Grafting a Quince tree

My big project for this spring is to learn how to graft apple trees. The biggest reason is that one of our apple trees in Casco is some unidentified heirloom variety. All of the apple trees that were there when we bought the place have been doing poorly for the last several years. We actually lost one completely, the red delicious, a year ago. The macintosh produced some good fruit in 2019, but not much. We thought the problem was lack of rain, but found out recently that dwarf apple trees have a life expectancy of around thirty years — which is about how old all of these are. The only way to still have apples of the unidentified heirloom one is to graft a scion of it (that’s the technical term for a snip of a tree you want to propagate!) onto a new root. So I ordered some scions of other heirloom varieties and twenty pieces of rootstock from Fedco Trees (so I can practice on other stuff, and get some more heirloom varieties going if it works) and signed up for a zoom class on grafting from MOFGA, Maine Organic Farmers and Gardners Association. Also, I’ve watched several You Tube videos about grafting apple trees. I’m psyched, but don’t know what kind of results to expect.

When I was in college I did something right in a biology lab, preparing a slide of Drosophila (fruit fly) salivary gland chromosomes. It took some care working with really small stuff under a microscope, and it was enough to make the professor think I was good at that kind of thing. Grafting seems to require a similar level of care and respect for the biology of the material, so I’m holding onto that memory to maintain some confidence.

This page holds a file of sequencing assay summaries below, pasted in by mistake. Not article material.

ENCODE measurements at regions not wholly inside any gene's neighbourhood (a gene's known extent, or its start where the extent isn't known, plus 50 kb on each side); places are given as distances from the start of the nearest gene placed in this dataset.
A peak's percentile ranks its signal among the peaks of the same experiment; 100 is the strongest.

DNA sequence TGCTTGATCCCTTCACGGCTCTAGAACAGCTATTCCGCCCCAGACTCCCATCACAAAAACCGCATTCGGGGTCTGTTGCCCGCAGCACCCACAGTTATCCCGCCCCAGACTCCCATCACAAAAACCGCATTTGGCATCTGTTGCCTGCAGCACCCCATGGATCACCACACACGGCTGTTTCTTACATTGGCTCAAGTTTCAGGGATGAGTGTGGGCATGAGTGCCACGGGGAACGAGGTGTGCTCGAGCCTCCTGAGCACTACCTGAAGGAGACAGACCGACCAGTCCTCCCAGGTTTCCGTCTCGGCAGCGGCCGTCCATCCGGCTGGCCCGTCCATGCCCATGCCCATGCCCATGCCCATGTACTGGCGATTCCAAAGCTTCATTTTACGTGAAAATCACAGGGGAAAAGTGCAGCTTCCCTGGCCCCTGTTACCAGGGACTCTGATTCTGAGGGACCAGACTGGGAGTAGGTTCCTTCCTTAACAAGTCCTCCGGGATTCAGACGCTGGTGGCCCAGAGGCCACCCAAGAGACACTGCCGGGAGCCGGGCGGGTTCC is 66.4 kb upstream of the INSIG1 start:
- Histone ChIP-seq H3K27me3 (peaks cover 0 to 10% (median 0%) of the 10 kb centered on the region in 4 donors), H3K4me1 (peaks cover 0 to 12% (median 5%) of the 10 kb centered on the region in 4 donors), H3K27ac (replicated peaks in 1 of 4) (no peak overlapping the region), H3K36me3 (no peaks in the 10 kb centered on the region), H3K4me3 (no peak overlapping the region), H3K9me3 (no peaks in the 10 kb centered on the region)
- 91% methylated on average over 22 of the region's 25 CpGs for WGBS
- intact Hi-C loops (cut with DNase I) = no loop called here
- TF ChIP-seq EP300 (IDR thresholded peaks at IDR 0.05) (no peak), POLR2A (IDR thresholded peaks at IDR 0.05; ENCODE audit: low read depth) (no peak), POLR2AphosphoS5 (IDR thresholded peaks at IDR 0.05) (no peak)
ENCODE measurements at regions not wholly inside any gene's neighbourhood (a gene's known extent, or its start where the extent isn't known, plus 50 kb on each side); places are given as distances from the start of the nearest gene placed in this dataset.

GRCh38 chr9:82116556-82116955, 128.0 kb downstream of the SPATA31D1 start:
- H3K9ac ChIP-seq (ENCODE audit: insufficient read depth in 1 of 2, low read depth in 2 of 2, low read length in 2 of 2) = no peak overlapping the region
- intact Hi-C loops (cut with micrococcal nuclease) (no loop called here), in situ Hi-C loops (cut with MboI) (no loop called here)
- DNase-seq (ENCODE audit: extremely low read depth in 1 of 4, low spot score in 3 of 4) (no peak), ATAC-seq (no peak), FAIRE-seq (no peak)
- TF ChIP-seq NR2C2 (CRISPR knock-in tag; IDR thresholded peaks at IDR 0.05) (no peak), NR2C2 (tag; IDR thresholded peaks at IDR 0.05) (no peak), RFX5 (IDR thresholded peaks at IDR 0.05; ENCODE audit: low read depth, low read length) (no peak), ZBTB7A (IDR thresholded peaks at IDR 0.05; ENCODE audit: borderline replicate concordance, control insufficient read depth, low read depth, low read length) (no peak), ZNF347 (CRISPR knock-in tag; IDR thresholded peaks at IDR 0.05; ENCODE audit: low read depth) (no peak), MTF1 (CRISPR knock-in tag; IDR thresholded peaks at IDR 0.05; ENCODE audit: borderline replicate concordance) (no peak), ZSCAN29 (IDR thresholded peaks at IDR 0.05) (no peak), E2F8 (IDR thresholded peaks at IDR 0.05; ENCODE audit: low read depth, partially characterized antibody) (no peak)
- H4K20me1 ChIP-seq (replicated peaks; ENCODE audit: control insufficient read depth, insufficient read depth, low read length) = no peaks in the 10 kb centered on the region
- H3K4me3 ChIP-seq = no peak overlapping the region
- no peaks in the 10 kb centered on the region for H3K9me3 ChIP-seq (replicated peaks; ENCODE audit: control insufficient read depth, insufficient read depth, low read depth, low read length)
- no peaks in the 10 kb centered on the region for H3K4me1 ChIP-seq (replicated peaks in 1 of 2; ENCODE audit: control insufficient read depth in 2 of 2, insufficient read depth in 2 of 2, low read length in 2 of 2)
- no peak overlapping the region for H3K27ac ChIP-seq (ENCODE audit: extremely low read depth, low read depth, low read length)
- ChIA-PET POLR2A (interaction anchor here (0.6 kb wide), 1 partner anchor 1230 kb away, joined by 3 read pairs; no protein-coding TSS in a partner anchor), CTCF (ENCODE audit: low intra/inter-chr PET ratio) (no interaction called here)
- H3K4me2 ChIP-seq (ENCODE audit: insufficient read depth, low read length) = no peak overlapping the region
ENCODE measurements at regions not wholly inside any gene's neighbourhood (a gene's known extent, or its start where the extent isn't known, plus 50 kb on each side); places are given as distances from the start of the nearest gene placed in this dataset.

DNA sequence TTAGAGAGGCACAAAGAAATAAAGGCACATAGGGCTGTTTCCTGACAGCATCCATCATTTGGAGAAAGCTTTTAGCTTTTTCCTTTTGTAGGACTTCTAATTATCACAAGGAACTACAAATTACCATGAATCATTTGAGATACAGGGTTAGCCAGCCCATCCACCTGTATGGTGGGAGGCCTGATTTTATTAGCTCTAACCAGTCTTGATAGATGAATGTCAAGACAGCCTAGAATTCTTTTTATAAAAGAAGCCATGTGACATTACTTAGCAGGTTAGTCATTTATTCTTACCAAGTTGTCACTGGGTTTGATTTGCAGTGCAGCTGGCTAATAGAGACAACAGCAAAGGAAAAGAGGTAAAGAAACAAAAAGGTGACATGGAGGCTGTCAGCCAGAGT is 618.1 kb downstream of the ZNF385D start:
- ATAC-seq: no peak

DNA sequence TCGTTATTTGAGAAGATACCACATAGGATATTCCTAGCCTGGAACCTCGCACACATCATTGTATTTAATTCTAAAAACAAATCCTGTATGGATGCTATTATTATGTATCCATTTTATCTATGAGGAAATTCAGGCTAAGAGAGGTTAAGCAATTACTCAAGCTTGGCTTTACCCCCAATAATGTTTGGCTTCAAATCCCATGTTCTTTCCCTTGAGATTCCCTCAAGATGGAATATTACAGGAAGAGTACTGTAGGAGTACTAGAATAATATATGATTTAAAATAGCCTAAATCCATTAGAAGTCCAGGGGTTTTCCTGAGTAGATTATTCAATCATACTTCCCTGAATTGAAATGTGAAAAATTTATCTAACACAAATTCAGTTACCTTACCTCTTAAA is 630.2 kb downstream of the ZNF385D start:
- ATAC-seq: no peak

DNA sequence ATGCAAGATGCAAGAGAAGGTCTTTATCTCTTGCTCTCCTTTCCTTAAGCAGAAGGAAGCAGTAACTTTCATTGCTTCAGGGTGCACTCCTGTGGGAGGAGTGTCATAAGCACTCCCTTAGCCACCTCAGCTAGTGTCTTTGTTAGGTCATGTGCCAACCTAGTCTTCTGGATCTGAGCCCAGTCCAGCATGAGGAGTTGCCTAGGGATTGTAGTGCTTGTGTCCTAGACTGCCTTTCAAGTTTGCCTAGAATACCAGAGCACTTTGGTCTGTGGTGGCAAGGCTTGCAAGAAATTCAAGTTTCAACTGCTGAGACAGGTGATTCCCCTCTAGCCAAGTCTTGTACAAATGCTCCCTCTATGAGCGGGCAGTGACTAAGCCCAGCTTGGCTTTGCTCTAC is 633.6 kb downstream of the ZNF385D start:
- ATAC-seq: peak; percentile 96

I wanted to try grafting out before I get all the apple material, both to see what the plant material is like and to become familiar with the tools and process. We have a flowering quince bush in Newton on the edge of the driveway which sends up more stems from the ground than we want (in fact, we have to cut dozens off every year to keep the area clear for getting out of the car). Quince is closely related to apple — you would guess from cutting a quince fruit across the middle that it’s related to apple and pear, and you’d be right — so I thought that digging up a shoot for rootstock and cutting a scion off the top would be an easy way to get material similar to apple to try out. I dug a shoot up a couple of weeks ago and stuck it in a bucket of water to keep the root from drying out. Earlier this week I was pleased to see a few leaves starting at the top of the shoot, so I knew the root was supplying water where it needed to; so today I cut off a scion, gathered my grafting supplies, and tried. Here’s what it looked like:

That’s a roll of tape at the top; it’s special extra stretchy plastic that will hold the graft together, keep it from drying out, and protect it from infection, but allow the tree to grow as much as it needs to. The little piece of wood with the hole is to protect my fingers from the knife below it — you stick each piece of tree through the hole, slice it off on a long taper, and cut back through the middle of the stick towards yourself or rather towards that piece of wood on the other side of which you are holding the other end of the piece of tree. The treekote wax is really sticky stuff which will keep the cut end of the scion from drying out; you only want two buds on the scion because there’s not going to be much water getting through the graft at first, not enough to support a lot of buds, and you don’t want to lose any of it by evaporation. Part of the exercise today was just getting the feel of the treekote, the tape, and the knife. I can keep an eye on this and if the buds open and leaf out I’ll know that I have a basic understanding of the process; plus a flowering quince to plant in Casco. And, I’ll think seriously about cutting scions of the quince trees in Casco to graft onto other shoots of this rootstock.

I cut several aluminum soft drink cans up to make metal tags to label the grafted trees when I have them. There’s no way to tell what variety is what unless you have a label, and you want to have a label that will last for years in the weather. Several years ago I bought a few metal labels at a nursery; they had cardboard backing to support the metal around the writing, and that’s lots better than what I did, but this should work.